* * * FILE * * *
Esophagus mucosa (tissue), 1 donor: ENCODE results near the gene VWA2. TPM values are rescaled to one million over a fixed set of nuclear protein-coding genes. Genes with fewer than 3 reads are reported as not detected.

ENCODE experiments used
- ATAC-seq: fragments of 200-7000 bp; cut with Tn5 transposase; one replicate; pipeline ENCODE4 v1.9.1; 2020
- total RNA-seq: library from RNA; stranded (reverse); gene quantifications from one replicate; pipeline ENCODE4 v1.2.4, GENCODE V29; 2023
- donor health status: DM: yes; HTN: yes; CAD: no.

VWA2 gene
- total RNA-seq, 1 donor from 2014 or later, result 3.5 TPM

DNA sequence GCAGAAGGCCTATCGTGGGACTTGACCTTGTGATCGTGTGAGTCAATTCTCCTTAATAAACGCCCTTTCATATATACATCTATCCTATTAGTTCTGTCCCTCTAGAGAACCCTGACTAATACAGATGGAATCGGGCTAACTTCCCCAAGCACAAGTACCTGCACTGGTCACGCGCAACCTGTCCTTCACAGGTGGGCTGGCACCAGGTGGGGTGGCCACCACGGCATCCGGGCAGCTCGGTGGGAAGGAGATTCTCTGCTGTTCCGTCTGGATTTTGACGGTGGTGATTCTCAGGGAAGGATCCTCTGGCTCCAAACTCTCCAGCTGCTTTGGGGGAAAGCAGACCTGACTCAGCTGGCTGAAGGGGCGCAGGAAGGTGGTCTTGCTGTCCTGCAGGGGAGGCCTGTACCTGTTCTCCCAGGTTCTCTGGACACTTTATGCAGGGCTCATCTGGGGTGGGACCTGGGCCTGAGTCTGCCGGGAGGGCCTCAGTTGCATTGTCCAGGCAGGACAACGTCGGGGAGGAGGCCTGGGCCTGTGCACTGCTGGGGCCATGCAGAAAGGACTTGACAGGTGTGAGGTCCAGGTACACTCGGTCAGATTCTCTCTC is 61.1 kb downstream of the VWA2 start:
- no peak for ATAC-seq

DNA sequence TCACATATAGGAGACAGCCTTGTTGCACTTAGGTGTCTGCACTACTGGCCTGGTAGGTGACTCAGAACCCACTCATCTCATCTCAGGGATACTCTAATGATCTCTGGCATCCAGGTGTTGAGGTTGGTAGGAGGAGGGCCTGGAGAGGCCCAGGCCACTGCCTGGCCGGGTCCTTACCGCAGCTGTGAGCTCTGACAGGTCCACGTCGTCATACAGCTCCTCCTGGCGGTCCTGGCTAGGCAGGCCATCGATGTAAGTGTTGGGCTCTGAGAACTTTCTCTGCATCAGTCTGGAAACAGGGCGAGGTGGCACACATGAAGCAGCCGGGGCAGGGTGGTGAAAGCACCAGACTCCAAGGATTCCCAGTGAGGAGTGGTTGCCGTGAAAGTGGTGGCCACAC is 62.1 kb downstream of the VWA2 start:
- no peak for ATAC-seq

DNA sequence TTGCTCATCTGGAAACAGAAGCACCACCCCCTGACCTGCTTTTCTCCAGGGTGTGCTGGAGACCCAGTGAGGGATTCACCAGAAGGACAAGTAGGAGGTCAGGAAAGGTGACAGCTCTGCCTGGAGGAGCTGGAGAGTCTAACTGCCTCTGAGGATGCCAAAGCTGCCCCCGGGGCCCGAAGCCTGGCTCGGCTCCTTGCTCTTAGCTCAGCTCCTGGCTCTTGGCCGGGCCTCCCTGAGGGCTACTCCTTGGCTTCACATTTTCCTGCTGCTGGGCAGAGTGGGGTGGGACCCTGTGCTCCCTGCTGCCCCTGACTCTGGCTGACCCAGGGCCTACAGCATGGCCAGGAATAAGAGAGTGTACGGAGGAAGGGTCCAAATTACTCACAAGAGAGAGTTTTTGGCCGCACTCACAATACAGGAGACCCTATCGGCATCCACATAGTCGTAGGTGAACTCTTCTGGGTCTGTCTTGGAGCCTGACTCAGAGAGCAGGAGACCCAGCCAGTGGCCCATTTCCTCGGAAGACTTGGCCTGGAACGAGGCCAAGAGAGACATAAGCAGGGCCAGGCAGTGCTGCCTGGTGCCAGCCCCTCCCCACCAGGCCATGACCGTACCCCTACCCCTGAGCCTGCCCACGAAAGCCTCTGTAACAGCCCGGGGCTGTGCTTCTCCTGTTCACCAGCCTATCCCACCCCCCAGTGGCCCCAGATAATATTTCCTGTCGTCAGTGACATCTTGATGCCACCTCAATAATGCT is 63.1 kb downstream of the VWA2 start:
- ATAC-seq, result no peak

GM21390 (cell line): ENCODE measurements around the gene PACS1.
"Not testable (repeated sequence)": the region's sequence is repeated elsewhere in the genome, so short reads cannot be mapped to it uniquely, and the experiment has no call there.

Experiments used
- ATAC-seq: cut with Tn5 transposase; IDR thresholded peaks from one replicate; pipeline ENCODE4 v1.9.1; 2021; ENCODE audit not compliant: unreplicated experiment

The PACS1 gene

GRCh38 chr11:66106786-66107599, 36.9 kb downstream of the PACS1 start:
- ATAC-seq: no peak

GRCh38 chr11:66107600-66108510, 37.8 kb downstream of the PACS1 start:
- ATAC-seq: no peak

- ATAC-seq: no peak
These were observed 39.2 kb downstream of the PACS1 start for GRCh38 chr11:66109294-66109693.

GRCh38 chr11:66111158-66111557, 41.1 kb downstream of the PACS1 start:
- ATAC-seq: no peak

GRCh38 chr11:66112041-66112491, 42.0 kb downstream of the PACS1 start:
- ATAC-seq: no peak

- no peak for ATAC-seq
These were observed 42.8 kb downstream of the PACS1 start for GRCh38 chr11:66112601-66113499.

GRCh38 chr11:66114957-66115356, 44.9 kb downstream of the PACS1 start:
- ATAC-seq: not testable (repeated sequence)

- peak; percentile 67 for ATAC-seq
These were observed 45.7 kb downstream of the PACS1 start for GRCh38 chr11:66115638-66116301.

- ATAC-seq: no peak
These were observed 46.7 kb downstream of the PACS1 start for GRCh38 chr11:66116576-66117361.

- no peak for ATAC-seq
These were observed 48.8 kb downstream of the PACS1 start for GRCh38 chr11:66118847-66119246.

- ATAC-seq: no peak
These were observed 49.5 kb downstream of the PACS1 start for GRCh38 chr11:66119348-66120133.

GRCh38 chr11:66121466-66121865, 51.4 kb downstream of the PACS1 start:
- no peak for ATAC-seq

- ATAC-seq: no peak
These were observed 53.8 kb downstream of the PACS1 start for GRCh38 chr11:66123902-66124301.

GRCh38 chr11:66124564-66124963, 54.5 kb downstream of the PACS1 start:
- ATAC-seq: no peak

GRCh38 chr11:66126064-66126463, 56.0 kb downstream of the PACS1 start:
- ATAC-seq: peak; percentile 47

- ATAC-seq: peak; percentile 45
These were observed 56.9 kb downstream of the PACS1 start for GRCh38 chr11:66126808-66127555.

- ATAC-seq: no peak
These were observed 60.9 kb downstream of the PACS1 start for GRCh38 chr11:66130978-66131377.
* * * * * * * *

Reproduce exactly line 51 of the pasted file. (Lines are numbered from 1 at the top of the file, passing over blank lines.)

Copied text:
- ATAC-seq: no peak